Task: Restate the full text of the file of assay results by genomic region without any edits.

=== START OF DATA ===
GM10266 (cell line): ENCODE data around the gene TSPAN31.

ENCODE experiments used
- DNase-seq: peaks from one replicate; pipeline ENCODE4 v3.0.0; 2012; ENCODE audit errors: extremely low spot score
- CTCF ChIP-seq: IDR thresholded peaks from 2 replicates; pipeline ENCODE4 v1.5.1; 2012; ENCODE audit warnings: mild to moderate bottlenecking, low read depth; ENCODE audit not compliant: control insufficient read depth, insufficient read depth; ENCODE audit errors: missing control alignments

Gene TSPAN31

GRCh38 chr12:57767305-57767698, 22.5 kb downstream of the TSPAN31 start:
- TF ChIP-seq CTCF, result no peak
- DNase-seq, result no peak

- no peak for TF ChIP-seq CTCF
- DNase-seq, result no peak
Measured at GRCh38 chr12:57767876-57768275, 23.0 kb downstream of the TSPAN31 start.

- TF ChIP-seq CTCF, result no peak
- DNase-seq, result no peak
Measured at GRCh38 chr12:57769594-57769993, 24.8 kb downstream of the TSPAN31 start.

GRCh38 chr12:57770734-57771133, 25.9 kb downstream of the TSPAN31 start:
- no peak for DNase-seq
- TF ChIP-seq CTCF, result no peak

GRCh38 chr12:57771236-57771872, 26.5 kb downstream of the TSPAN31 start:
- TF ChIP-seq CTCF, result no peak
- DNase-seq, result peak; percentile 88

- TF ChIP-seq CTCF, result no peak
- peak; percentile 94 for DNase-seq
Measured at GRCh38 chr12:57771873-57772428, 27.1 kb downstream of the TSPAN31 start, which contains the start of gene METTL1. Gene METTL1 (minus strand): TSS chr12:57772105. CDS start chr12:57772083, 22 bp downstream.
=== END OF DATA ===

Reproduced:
GM10266 (cell line): ENCODE data around the gene TSPAN31.

ENCODE experiments used
- DNase-seq: peaks from one replicate; pipeline ENCODE4 v3.0.0; 2012; ENCODE audit errors: extremely low spot score
- CTCF ChIP-seq: IDR thresholded peaks from 2 replicates; pipeline ENCODE4 v1.5.1; 2012; ENCODE audit warnings: mild to moderate bottlenecking, low read depth; ENCODE audit not compliant: control insufficient read depth, insufficient read depth; ENCODE audit errors: missing control alignments

Gene TSPAN31

GRCh38 chr12:57767305-57767698, 22.5 kb downstream of the TSPAN31 start:
- TF ChIP-seq CTCF, result no peak
- DNase-seq, result no peak

- no peak for TF ChIP-seq CTCF
- DNase-seq, result no peak
Measured at GRCh38 chr12:57767876-57768275, 23.0 kb downstream of the TSPAN31 start.

- TF ChIP-seq CTCF, result no peak
- DNase-seq, result no peak
Measured at GRCh38 chr12:57769594-57769993, 24.8 kb downstream of the TSPAN31 start.

GRCh38 chr12:57770734-57771133, 25.9 kb downstream of the TSPAN31 start:
- no peak for DNase-seq
- TF ChIP-seq CTCF, result no peak

GRCh38 chr12:57771236-57771872, 26.5 kb downstream of the TSPAN31 start:
- TF ChIP-seq CTCF, result no peak
- DNase-seq, result peak; percentile 88

- TF ChIP-seq CTCF, result no peak
- peak; percentile 94 for DNase-seq
Measured at GRCh38 chr12:57771873-57772428, 27.1 kb downstream of the TSPAN31 start, which contains the start of gene METTL1. Gene METTL1 (minus strand): TSS chr12:57772105. CDS start chr12:57772083, 22 bp downstream.